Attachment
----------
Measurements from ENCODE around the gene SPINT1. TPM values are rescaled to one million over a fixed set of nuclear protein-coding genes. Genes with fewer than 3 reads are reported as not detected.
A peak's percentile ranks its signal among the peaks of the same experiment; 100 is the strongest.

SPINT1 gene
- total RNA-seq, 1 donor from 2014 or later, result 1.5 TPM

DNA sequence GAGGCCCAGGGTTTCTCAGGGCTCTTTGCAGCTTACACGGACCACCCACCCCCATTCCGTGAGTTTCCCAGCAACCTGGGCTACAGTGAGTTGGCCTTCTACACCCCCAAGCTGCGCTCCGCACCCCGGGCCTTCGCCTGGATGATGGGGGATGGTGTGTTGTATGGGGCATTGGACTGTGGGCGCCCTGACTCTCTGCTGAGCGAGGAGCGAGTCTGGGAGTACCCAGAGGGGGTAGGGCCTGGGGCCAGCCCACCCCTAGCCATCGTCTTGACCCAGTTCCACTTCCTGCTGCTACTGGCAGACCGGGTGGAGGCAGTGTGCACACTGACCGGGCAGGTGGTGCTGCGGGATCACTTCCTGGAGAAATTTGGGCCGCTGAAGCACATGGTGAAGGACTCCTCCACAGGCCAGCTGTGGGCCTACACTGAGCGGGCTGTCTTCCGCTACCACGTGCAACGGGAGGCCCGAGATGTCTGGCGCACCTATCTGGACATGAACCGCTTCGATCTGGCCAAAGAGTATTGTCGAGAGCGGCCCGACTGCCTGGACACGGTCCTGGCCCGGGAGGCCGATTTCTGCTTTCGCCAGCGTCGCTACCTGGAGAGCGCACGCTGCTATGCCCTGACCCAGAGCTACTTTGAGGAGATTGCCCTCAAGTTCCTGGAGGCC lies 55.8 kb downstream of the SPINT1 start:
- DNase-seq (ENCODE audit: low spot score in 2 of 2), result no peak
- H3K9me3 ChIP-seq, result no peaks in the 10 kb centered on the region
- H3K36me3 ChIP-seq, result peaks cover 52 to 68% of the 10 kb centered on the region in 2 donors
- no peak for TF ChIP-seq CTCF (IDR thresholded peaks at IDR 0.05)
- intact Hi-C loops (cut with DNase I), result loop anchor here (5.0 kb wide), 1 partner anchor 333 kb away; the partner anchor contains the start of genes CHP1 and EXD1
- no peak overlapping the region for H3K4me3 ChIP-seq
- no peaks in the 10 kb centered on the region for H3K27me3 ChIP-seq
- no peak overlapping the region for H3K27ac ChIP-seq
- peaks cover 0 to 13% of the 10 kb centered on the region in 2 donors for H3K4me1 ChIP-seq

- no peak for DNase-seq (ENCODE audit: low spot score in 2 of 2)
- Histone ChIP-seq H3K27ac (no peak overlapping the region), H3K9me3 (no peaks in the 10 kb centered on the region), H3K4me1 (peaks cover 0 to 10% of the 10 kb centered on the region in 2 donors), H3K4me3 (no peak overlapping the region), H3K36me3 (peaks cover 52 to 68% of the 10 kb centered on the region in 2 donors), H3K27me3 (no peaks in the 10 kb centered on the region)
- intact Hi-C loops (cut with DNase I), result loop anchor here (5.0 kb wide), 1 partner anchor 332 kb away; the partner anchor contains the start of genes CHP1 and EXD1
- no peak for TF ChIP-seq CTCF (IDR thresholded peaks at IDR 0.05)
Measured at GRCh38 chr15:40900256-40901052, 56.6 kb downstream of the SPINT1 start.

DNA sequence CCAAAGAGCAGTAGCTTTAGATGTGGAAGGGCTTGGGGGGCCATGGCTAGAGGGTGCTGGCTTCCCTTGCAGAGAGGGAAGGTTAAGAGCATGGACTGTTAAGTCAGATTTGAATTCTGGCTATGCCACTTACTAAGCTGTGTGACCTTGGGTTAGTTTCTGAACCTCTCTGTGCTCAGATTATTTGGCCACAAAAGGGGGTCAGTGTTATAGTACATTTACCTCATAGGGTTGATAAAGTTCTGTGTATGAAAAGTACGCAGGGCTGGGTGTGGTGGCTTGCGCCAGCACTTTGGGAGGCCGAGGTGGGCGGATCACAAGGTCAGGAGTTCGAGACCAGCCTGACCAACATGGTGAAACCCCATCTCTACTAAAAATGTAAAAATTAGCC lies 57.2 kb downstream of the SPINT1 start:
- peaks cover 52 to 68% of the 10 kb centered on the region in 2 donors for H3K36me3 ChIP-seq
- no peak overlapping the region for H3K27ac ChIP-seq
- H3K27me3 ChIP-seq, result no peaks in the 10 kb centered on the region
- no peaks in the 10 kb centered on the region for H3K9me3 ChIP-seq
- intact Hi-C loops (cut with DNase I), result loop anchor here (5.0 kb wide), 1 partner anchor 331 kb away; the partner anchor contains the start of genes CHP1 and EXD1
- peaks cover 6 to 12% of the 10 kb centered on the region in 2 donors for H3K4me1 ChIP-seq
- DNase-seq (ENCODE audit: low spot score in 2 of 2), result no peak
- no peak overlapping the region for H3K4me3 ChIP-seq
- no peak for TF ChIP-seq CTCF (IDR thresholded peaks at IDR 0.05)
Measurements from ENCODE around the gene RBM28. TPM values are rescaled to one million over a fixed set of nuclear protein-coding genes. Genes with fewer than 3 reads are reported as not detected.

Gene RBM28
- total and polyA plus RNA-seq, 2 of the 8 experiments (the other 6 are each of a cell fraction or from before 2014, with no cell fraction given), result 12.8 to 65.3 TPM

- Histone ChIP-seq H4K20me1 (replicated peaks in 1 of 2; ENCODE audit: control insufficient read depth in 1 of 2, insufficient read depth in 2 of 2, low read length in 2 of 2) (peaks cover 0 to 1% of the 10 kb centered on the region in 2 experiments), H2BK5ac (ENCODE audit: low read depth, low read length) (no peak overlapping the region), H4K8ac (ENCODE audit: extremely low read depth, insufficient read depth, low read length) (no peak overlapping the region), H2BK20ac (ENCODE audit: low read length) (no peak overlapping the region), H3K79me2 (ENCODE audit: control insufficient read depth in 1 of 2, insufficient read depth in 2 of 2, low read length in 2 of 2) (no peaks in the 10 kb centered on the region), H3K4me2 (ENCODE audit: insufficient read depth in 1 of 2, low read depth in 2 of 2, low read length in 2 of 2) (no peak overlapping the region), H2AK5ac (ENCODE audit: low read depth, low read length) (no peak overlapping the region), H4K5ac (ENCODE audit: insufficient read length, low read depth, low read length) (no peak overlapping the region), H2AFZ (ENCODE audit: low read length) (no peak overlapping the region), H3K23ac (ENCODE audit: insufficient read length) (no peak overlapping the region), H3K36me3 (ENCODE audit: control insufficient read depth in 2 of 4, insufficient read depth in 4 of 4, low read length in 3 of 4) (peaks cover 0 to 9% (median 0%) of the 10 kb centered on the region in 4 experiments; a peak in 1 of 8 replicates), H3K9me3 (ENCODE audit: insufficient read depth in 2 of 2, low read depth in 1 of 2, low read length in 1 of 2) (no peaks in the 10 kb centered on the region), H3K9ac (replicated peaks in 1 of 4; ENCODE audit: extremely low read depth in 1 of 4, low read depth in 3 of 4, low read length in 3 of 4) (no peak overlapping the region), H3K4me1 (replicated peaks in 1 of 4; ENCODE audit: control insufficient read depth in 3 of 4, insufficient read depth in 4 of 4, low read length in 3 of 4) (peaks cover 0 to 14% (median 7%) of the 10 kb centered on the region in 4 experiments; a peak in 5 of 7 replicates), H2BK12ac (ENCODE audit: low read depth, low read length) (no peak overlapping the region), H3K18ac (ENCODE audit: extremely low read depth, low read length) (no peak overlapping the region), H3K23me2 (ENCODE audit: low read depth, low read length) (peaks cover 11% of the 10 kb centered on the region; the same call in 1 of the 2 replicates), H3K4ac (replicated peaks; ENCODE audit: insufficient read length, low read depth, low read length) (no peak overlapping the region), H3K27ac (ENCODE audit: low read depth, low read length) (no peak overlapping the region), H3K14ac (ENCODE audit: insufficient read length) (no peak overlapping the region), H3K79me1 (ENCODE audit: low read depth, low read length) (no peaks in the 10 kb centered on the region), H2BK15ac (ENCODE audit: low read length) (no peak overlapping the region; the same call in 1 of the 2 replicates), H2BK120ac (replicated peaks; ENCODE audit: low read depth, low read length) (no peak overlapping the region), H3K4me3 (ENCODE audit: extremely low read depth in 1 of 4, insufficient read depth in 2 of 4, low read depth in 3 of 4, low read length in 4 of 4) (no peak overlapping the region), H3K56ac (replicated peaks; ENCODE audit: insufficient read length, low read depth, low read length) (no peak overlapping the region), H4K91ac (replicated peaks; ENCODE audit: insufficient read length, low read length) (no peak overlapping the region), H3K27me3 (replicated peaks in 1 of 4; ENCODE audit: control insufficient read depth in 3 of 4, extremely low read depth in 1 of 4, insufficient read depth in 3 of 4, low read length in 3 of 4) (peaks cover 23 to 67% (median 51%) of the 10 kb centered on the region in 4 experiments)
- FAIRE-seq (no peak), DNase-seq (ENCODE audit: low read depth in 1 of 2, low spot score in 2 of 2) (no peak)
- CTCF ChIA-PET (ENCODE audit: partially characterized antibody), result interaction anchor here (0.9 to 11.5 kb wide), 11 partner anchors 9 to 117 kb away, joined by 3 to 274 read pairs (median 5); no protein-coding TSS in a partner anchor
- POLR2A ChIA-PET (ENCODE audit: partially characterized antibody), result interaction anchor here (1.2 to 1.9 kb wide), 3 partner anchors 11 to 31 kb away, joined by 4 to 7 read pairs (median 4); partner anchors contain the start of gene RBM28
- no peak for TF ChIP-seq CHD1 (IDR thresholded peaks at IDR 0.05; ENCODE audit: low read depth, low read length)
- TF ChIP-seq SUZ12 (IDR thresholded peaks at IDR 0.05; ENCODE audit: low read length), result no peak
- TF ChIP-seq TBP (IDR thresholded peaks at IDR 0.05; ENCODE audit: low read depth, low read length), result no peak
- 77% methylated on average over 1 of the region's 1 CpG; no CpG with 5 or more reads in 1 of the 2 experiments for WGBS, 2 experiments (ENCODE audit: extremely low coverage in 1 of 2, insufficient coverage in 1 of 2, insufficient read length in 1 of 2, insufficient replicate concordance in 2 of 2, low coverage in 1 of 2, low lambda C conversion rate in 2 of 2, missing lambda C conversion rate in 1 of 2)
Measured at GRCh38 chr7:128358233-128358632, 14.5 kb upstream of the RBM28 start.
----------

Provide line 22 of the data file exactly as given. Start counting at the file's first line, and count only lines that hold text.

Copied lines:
- no peak overlapping the region for H3K27ac ChIP-seq